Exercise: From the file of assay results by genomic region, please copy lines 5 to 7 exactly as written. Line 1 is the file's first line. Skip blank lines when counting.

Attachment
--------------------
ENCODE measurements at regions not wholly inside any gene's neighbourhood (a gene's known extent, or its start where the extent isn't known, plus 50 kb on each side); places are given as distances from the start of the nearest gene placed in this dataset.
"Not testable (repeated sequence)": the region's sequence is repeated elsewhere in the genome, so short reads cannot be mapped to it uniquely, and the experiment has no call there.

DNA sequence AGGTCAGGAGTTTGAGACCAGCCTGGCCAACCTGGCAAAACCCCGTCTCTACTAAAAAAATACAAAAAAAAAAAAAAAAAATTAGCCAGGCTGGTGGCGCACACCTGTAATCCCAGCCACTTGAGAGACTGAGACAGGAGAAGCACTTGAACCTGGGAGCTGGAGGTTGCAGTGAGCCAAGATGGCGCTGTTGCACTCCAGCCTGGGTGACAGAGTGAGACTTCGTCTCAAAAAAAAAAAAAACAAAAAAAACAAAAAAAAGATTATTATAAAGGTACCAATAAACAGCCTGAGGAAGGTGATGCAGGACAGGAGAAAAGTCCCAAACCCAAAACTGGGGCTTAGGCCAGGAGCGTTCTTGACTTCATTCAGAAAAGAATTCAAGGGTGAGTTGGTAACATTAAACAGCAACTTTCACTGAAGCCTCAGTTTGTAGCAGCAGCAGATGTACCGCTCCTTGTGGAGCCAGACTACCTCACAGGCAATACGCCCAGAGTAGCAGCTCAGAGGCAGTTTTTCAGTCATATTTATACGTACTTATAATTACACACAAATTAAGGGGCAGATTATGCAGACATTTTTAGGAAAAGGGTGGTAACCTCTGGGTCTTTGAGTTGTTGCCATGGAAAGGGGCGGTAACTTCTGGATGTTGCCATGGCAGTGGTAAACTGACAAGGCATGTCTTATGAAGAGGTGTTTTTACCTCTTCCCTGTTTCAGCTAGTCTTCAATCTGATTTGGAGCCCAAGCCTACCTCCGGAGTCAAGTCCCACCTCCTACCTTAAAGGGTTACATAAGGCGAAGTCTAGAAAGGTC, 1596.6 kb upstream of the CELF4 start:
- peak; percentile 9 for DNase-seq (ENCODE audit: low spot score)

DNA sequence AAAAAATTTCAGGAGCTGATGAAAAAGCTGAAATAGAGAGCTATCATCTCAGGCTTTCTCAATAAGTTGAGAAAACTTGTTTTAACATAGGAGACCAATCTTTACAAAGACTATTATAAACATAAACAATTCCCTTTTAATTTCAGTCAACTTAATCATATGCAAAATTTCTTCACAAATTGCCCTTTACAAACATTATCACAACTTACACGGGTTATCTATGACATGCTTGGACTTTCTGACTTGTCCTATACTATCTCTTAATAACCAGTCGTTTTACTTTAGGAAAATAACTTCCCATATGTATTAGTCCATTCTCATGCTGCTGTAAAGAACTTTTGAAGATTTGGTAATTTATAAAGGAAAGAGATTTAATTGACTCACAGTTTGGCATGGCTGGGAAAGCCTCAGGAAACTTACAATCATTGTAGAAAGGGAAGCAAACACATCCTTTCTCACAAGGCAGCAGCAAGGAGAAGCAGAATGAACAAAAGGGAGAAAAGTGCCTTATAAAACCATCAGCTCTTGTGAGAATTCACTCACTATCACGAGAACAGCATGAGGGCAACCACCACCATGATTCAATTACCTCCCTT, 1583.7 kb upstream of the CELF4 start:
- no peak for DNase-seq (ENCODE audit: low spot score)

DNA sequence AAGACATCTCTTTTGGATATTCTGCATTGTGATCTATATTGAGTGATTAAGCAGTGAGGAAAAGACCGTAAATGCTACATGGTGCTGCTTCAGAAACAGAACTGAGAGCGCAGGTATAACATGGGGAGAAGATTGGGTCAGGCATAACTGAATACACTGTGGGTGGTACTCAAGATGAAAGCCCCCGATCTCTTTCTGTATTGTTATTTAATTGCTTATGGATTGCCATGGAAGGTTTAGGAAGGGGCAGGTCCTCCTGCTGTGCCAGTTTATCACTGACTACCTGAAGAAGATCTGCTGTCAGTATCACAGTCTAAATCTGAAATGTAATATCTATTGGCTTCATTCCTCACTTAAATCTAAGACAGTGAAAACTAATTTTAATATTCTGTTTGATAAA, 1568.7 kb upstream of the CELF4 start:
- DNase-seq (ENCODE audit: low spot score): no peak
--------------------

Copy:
DNA sequence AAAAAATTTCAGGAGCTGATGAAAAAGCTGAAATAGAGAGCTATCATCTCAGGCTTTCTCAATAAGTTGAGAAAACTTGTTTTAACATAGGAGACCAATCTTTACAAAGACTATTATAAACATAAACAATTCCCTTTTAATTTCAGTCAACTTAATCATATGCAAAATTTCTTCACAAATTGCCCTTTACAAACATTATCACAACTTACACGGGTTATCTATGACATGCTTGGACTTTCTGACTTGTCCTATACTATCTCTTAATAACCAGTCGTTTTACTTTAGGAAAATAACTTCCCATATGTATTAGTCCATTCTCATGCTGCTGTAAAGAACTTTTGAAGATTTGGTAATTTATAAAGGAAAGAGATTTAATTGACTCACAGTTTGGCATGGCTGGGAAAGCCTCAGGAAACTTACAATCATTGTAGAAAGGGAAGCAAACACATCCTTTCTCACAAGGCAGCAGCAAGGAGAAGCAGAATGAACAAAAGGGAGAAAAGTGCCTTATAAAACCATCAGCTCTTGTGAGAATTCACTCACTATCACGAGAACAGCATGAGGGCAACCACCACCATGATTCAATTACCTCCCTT, 1583.7 kb upstream of the CELF4 start:
- no peak for DNase-seq (ENCODE audit: low spot score)

DNA sequence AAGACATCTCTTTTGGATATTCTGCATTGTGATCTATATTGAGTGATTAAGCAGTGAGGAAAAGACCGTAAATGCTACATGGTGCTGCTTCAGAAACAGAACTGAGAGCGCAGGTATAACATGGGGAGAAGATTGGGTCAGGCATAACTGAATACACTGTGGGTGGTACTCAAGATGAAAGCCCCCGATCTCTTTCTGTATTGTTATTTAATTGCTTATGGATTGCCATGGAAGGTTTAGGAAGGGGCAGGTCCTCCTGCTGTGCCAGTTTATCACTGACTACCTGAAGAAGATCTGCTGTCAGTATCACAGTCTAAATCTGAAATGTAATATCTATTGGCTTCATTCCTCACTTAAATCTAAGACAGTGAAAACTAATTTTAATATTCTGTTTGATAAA, 1568.7 kb upstream of the CELF4 start: